How to Manage Pests

UC Pest Management Guidelines

Turfgrass

Melting Out

Pathogen: Drechslera poae

(Reviewed 9/09, updated 9/09, pesticides updated 12/16)

In this Guideline:


DESCRIPTION OF THE DISEASE

Melting out causes circular to elongated purplish or brown spots with straw-colored centers on leaf blades, leaf sheaths, and stems. The leaf spots may be widespread throughout the lawn, indicating spread by windborne spores. Crowns and roots are frequently affected with a dark brown rot. The crown-infected plants are weakened and may die in hot, windy weather, resulting in a thinning out of the turf in scattered areas. The fungus survives on infected bluegrass plants or grass debris and may be seedborne.

SUSCEPTIBLE TURFGRASSES

Kentucky bluegrass is highly susceptible to melting out. Many improved bluegrass selections are resistant, including: Adelphi, Bristol, Destiny, Eclipse, Enmundi, Glade, Ikone, Liberty, Majestic, Mona, P-104, Rugby, and Somerset.

CONDITIONS FAVORING DISEASE

Cool (50°to 75°F), moist conditions favor melting out. Symptoms first appear on shaded plants. Melting out is most severe on closely mowed turf and on turf with high nitrogen fertilization.

MANAGEMENT

To prevent the development of melting out, follow good management practices. Reduce shade, improve soil aeration and water drainage, and control thatch. Avoid dry spots and maintain as high a cutting height as feasible. Apply recommended rates of nitrogen fertilizers. Select resistant cultivars. With the use of resistant cultivars and other recommended cultural management practices, fungicides should not be necessary in most situations. For susceptible cultivars, treat at the onset of symptoms.

Common name Amount to use Ag Use
REI‡
NonAg Use
PHI‡
(Example trade name)   (hours) (days)

UPDATED: 12/16
Calculate impact of pesticide on air quality
Bee precaution pesticide ratings
When choosing a pesticide, consider its usefulness in an IPM program by reviewing the pesticide's properties, efficacy, application timing, and information relating to resistance management, honey bees (PDF), and environmental impact. Not all registered pesticides are listed. Always read the label of the product being used.
 
A. AZOXYSTROBIN
  (Heritage) 0.2–0.4 oz/1000 sq ft 4 Until dry
  MODE-OF-ACTION GROUP NAME (NUMBER1): Quinone outside inhibitor (11)
 
B. CAPTAN
  (Captan 4L or 50 WP) Label rates See label Until dry
  MODE-OF-ACTION GROUP NAME (NUMBER1): Multi-site contact (M4)
 
C. CHLOROTHALONIL
  (Daconil Action) Label rates 12 Until dry
  MODE-OF-ACTION GROUP NAME (NUMBER1): Multi-site contact (M5)
 
D. FLUDIOXONIL
  (Medallion) 0.25–0.5 oz/1000 sq ft 12 Until dry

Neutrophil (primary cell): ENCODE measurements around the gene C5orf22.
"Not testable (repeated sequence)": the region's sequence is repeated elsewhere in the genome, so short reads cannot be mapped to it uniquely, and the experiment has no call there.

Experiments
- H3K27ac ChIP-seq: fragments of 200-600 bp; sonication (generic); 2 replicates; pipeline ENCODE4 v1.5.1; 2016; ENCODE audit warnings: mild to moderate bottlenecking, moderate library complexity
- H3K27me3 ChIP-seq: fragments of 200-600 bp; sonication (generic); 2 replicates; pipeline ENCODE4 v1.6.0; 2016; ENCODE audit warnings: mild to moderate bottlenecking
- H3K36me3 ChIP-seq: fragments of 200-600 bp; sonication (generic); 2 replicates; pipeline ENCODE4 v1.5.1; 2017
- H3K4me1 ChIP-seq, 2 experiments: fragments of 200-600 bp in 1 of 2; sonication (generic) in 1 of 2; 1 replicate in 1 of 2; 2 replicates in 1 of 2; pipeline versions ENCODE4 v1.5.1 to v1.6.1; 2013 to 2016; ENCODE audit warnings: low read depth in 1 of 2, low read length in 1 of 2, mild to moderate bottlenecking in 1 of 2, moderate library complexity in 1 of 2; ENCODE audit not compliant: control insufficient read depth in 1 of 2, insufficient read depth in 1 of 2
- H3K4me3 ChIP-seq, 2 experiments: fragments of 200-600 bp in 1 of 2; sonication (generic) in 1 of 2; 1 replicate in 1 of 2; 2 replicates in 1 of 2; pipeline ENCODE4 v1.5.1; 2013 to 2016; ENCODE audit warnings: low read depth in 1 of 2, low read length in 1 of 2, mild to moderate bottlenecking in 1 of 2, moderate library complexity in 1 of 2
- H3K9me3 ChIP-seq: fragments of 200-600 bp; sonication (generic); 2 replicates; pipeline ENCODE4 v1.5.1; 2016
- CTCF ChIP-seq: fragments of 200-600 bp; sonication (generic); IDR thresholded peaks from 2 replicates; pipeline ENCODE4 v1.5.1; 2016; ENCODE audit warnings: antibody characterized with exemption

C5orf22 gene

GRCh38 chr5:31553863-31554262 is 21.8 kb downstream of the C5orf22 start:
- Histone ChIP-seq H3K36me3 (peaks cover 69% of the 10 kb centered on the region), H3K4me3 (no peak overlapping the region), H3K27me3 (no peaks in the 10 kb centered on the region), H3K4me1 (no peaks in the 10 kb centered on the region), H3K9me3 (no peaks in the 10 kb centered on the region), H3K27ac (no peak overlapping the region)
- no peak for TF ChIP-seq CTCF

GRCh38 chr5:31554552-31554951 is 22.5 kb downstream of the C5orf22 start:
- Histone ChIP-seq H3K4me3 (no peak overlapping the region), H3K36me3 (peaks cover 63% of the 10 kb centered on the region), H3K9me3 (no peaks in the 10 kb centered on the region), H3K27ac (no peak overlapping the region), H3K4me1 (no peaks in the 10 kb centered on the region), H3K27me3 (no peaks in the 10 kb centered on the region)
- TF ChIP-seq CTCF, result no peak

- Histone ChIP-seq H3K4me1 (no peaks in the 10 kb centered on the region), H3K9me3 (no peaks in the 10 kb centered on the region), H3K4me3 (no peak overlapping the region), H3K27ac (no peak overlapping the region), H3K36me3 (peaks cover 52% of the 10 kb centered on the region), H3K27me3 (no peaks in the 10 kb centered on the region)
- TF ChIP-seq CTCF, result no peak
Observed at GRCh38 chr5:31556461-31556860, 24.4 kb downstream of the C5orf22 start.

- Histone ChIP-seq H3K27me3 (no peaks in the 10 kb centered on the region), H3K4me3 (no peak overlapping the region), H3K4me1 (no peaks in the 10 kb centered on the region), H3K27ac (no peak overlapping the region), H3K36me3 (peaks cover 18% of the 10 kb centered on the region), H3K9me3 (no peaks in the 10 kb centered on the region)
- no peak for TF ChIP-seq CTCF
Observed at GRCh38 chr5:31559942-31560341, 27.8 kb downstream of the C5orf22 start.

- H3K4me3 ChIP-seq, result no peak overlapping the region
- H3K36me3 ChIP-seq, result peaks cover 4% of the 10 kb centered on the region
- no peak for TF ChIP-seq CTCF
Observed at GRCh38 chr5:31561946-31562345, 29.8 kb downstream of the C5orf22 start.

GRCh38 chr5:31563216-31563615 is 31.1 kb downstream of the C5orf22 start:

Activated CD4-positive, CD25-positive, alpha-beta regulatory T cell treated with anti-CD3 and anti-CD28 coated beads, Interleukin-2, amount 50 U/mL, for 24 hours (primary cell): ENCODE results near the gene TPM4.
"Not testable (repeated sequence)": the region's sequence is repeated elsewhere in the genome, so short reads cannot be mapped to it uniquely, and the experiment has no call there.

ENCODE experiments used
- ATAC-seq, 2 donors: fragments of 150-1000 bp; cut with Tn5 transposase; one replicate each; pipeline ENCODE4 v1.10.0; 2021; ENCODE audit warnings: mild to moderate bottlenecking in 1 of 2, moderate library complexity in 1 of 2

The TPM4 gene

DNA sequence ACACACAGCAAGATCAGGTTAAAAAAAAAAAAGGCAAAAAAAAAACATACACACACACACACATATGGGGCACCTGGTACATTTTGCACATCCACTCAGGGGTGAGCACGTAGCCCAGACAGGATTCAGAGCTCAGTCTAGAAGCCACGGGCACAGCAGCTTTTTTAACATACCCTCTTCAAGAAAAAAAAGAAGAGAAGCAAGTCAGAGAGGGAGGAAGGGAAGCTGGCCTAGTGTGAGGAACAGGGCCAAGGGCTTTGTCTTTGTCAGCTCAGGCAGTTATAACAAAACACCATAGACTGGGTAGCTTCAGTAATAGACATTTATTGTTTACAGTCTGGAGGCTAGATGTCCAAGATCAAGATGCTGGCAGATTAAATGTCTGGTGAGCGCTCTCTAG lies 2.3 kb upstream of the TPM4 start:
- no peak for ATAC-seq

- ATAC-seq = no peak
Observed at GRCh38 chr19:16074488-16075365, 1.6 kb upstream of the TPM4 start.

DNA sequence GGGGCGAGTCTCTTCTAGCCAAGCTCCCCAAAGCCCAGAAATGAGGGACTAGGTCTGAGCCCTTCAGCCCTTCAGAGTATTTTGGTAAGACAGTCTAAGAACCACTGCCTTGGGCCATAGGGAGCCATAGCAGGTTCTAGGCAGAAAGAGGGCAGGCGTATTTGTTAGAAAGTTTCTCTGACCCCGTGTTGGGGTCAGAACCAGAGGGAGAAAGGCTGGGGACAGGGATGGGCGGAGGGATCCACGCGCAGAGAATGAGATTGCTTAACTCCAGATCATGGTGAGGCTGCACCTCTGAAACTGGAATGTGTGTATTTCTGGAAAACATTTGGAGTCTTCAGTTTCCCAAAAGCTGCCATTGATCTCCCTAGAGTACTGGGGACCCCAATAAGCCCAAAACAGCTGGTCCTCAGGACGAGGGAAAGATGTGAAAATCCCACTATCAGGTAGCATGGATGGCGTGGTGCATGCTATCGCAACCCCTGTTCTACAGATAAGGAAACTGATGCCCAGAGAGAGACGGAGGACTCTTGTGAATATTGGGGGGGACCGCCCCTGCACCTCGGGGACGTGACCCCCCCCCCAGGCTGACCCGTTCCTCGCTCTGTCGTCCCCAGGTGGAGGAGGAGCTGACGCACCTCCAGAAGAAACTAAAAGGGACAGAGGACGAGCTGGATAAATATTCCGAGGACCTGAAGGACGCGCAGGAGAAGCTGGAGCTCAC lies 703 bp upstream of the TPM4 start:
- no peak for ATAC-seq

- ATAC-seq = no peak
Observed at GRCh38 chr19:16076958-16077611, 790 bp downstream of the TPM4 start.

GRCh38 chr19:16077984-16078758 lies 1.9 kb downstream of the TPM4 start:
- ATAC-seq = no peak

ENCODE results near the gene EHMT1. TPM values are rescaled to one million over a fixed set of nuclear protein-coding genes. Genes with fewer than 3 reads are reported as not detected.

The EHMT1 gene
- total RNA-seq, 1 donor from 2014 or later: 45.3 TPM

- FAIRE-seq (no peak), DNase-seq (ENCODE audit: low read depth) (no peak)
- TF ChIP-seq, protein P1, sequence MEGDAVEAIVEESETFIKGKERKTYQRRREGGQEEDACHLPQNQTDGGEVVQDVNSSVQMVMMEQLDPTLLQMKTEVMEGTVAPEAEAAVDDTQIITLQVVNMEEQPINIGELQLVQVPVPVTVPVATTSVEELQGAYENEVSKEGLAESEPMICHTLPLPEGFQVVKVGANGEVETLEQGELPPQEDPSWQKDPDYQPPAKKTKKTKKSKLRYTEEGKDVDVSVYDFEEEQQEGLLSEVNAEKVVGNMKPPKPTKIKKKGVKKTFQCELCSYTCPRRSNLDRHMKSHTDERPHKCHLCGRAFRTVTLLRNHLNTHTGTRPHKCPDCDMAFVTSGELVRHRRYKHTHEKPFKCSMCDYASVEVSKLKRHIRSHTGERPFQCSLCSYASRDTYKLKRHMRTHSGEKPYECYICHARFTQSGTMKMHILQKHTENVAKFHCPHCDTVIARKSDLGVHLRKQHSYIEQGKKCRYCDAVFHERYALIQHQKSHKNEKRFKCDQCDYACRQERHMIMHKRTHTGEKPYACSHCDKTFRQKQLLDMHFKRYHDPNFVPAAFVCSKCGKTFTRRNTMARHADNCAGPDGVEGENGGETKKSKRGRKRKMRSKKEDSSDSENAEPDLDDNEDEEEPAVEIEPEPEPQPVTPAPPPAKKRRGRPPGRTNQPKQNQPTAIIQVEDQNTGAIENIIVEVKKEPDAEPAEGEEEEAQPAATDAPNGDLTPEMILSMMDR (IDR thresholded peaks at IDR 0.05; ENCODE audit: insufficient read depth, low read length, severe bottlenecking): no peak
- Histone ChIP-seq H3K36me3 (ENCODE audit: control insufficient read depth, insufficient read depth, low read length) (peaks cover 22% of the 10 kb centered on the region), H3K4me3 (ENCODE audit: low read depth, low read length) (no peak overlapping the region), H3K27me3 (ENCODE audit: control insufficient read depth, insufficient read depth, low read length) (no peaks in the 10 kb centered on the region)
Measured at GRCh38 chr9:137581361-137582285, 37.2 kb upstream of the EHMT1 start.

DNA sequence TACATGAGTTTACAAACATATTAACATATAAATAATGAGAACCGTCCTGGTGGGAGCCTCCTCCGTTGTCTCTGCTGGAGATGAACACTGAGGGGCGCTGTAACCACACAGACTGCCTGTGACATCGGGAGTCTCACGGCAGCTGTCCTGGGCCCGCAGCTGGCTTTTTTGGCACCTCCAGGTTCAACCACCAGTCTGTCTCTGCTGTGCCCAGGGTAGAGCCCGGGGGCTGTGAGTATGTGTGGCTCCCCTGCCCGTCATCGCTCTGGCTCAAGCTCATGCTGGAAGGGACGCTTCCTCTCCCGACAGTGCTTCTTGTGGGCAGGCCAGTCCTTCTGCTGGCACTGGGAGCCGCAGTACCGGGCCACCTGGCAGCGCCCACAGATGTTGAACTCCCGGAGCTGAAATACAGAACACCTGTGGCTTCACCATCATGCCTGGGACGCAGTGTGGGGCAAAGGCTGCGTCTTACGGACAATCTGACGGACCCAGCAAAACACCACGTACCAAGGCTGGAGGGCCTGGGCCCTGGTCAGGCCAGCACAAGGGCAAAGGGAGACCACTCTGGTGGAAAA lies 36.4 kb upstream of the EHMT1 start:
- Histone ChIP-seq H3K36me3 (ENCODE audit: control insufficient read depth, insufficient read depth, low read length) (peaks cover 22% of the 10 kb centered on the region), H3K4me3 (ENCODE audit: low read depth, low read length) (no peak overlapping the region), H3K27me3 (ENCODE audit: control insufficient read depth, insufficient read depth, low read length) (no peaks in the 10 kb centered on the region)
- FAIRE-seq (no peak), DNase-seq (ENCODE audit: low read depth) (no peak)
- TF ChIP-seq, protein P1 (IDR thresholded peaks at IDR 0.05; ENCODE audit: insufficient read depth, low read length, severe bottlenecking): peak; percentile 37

MODE-OF-ACTION GROUP NAME (NUMBER1): Phenylpyrrole (12)
 
E. IPRODIONE
  (Chipco 26019) 3–4 fl oz/1000 sq ft. See label Until dry
  MODE-OF-ACTION GROUP NAME (NUMBER1): Dicarboximide (2)
 
F. MANCOZEB
  (Fore 80 WP, Dithane M-45) 4 oz/1000 sq ft 24 Until dry
  MODE-OF-ACTION GROUP NAME (NUMBER1): Multi-site contact (M3)
  COMMENTS: Dithane M-45 registered for use on sod farms only.
 
G. MYCLOBUTANIL
  (Eagle 20EW) 1.2 fl oz/1000 sq ft 24 Until dry
  MODE-OF-ACTION GROUP NAME (NUMBER1): Demethylation inhibitor (3)
 
H. PROPICONAZOLE
  (Banner Maxx) 1–2 fl oz/1000 sq ft 12 Until dry
  MODE-OF-ACTION GROUP NAME (NUMBER1): Demethylation inhibitor (3)
 
I. THIOPHANATE-METHYL
  (Fungo Flo) Label rates 12 Until dry
  MODE-OF-ACTION GROUP NAME (NUMBER1): Methyl benzimidazole (1)
 
J. TRIFLOXYSTROBIN
  (Compass) Label rates 12 Until dry
  MODE-OF-ACTION GROUP NAME (NUMBER1): Quinone outside inhibitor (11)
 
K. VINCLOZOLIN
  (Curalan EG, Touche EG) 2.7 lb/acre (1 oz/1000 sq ft) 120 (5 days) Until dry
  MODE-OF-ACTION GROUP NAME (NUMBER1): Dicarboximide (2)
 
1 Group numbers are assigned by the Fungicide Resistance Action Committee (FRAC) according to different modes of actions. Fungicides with a different group number are suitable to alternate in a resistance management program. In California, make no more than one application of fungicides with mode-of-action group numbers 1, 4, 9, 11, or 17 before rotating to a fungicide with a different mode-of-action group number; for fungicides with other group numbers, make no more than two consecutive applications before rotating to fungicide with a different mode-of-action group number.
Restricted entry interval (REI) is the number of hours (unless otherwise noted) from treatment until the treated area can be safely entered without protective clothing. Agricultural use applies to sod farms and commercial seed production.

[Precautions]

PUBLICATION

[UC Peer Reviewed]

UC IPM Pest Management Guidelines: Turfgrass
UC ANR Publication 3365-T

Diseases

A. Downer, UC Cooperative Extension, Ventura County
M. A. Harivandi, UC Cooperative Extension, Alameda County

Acknowledgment for contributions to Diseases:
F. Wong, Plant Pathology, UC Riverside
J. Hartin, UC Cooperative Extension, San Bernardino County
M. E. Grebus, Plant Pathology, UC Riverside

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